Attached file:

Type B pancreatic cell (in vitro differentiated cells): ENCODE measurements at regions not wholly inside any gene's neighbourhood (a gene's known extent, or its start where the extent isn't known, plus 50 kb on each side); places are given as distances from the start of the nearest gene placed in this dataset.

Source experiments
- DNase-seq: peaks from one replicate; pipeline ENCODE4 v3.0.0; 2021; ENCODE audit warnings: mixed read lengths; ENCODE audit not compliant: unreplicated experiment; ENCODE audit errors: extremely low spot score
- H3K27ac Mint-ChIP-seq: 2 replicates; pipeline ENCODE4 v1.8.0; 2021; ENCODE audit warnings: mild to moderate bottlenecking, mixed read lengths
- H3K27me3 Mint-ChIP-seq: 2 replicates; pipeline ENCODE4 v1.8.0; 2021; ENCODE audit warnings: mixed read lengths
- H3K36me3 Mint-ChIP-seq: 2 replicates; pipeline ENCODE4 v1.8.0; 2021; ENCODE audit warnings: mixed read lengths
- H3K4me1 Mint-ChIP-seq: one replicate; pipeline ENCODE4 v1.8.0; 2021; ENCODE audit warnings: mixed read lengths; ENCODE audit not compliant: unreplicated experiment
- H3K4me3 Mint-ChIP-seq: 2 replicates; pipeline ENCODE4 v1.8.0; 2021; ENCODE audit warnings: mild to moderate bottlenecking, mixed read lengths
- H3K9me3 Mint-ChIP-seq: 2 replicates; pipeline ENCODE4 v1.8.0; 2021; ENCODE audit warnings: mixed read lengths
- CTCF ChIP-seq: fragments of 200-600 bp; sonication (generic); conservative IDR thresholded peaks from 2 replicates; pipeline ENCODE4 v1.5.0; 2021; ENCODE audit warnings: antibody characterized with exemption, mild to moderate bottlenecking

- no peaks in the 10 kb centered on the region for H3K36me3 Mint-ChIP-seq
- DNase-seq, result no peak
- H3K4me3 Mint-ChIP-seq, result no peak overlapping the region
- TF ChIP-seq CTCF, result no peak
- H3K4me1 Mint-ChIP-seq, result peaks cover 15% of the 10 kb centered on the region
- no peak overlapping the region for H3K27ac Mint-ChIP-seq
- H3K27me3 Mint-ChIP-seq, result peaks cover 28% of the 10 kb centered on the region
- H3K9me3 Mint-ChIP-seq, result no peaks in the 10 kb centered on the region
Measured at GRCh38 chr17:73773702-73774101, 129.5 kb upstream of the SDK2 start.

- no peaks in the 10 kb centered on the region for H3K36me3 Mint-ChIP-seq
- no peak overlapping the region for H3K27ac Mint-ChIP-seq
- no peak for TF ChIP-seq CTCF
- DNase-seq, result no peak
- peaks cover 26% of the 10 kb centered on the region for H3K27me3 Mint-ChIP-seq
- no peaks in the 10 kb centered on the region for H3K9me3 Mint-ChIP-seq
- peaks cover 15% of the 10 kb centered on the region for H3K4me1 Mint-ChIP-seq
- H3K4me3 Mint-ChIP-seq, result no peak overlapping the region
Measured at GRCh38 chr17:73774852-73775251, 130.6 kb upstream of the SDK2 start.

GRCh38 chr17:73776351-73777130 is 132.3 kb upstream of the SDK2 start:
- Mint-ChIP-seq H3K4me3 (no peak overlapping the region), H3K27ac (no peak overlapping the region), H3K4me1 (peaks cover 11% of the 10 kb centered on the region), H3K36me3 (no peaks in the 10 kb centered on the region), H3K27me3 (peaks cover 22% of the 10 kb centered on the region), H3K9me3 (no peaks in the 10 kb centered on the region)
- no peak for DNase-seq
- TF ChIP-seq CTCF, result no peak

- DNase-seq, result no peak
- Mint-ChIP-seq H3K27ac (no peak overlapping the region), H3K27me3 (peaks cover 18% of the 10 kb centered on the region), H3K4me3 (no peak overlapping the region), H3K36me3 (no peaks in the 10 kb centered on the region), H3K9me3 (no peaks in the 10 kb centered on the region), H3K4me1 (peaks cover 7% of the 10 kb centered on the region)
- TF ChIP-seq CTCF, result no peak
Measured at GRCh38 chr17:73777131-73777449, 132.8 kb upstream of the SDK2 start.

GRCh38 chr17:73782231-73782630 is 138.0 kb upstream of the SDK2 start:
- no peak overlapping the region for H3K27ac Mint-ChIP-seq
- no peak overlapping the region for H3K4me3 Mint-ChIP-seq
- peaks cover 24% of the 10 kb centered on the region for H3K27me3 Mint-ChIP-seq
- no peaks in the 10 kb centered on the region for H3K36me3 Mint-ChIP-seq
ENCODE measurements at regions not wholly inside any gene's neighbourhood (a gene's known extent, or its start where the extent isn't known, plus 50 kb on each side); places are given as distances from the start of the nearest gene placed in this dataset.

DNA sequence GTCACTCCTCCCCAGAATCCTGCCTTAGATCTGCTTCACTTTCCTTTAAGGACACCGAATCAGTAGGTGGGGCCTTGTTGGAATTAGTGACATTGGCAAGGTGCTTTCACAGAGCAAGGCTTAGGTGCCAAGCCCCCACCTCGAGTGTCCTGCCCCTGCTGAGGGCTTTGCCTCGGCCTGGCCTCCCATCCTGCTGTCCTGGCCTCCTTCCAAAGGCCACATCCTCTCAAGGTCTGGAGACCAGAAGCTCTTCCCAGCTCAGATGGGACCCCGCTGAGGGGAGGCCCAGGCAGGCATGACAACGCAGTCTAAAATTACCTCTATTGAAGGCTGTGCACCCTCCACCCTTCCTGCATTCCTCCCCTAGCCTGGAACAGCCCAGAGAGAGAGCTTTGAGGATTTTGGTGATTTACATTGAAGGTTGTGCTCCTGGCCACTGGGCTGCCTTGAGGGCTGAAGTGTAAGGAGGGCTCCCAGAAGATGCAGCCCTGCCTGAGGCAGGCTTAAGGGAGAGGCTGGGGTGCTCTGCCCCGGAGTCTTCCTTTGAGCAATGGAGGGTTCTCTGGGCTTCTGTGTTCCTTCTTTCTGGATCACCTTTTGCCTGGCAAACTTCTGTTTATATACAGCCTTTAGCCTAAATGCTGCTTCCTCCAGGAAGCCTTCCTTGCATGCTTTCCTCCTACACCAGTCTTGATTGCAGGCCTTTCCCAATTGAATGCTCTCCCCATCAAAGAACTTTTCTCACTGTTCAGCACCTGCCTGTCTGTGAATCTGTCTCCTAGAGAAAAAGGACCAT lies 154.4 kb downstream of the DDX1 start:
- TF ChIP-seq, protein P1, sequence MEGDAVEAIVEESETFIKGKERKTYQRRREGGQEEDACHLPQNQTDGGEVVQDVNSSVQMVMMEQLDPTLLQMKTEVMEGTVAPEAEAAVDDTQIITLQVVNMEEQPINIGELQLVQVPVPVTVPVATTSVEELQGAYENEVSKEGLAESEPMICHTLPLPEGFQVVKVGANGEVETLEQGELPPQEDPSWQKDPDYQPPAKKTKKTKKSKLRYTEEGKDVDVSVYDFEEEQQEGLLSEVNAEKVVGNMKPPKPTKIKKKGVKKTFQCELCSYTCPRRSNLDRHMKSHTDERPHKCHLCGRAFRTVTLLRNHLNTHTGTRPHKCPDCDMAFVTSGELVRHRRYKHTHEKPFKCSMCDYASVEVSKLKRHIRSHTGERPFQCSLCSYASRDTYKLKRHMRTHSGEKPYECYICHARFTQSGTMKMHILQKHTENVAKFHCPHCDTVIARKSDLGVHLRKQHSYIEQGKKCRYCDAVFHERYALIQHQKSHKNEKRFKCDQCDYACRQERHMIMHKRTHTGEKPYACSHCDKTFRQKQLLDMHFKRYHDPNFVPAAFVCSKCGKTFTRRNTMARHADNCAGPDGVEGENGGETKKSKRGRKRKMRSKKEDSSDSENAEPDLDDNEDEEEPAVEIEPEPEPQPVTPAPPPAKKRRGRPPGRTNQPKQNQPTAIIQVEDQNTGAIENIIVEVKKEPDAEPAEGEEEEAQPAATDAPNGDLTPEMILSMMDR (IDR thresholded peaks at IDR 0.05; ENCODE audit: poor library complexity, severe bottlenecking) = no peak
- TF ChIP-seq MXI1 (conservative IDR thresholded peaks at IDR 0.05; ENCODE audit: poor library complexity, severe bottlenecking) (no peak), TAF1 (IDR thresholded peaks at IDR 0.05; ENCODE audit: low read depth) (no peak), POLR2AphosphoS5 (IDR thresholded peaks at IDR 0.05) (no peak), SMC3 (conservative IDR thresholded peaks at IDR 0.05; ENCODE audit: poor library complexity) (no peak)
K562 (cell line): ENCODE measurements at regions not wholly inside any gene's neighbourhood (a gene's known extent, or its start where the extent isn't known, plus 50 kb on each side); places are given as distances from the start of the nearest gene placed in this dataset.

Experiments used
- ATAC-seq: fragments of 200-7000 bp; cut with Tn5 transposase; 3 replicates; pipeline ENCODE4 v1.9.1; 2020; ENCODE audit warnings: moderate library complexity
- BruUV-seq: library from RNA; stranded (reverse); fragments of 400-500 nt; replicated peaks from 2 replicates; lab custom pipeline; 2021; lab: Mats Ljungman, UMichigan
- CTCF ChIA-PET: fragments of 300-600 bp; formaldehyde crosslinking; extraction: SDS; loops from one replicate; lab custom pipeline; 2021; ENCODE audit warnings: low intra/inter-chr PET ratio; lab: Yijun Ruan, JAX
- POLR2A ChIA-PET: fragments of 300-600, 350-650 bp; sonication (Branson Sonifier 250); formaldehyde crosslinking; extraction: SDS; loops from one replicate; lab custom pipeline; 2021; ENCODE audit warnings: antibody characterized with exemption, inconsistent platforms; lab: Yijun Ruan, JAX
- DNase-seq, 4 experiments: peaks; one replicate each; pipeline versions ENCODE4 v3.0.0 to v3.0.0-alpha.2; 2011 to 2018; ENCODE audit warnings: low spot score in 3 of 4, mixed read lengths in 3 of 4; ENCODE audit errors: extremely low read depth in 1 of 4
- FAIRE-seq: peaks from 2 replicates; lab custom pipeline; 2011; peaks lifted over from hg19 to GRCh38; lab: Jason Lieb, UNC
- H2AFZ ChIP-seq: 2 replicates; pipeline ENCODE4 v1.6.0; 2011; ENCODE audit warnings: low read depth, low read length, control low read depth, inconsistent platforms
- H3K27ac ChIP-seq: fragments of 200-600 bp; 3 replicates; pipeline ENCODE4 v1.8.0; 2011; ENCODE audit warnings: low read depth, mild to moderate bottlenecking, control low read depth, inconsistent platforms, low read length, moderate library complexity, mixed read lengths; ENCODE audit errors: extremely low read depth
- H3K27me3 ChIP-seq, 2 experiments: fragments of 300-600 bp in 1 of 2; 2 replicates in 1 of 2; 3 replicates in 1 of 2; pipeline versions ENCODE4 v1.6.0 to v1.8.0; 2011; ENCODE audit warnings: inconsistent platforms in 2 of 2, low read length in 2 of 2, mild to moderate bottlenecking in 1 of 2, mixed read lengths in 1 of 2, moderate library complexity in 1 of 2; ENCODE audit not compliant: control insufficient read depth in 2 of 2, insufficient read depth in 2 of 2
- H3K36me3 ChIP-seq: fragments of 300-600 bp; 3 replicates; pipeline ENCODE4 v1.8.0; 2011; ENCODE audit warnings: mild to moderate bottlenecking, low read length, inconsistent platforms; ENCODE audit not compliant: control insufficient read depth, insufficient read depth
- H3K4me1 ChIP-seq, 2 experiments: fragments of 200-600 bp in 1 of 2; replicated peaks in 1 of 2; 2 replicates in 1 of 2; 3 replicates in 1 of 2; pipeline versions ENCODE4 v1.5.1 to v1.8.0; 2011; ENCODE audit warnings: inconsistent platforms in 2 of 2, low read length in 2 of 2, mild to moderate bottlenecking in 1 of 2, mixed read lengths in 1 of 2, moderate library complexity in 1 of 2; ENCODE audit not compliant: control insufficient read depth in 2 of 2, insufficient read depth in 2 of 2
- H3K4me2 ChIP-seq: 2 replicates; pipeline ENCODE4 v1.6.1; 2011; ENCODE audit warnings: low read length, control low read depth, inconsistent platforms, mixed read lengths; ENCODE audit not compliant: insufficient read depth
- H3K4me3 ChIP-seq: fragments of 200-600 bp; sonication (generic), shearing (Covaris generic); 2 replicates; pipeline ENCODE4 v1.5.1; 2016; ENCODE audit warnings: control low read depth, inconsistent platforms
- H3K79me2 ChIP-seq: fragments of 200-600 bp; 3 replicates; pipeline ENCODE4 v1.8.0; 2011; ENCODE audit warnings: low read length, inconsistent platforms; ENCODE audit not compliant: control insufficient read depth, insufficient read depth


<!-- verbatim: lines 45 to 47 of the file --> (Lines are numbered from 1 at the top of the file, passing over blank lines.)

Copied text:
- TF ChIP-seq MXI1 (conservative IDR thresholded peaks at IDR 0.05; ENCODE audit: poor library complexity, severe bottlenecking) (no peak), TAF1 (IDR thresholded peaks at IDR 0.05; ENCODE audit: low read depth) (no peak), POLR2AphosphoS5 (IDR thresholded peaks at IDR 0.05) (no peak), SMC3 (conservative IDR thresholded peaks at IDR 0.05; ENCODE audit: poor library complexity) (no peak)
K562 (cell line): ENCODE measurements at regions not wholly inside any gene's neighbourhood (a gene's known extent, or its start where the extent isn't known, plus 50 kb on each side); places are given as distances from the start of the nearest gene placed in this dataset.

Experiments used